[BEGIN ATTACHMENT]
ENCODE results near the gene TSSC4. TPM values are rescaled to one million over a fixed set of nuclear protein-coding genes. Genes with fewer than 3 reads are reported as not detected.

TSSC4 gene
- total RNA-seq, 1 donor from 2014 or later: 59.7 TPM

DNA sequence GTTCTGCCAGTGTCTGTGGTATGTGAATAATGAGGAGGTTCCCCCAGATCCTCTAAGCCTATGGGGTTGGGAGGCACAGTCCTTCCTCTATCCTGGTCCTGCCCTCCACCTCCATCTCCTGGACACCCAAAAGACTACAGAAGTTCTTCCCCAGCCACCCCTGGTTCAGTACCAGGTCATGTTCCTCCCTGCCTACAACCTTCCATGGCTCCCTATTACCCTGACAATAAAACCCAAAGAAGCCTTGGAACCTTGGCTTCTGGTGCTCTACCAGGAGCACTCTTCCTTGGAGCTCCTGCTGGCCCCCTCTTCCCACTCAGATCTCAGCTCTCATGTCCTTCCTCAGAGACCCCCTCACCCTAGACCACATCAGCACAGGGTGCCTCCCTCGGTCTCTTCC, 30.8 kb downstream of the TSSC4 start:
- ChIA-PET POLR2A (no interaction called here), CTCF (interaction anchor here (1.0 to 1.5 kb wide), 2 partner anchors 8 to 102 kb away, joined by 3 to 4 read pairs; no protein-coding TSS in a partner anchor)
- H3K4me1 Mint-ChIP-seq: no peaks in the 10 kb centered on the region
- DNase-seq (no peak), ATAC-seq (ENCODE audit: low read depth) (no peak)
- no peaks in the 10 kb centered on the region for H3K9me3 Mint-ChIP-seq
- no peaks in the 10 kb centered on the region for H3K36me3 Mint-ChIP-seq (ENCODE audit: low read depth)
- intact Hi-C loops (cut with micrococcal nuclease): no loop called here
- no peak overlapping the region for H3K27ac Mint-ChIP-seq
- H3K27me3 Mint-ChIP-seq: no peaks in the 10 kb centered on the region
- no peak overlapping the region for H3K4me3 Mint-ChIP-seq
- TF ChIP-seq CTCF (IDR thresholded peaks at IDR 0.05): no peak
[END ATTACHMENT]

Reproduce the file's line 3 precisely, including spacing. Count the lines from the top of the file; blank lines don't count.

- total RNA-seq, 1 donor from 2014 or later: 59.7 TPM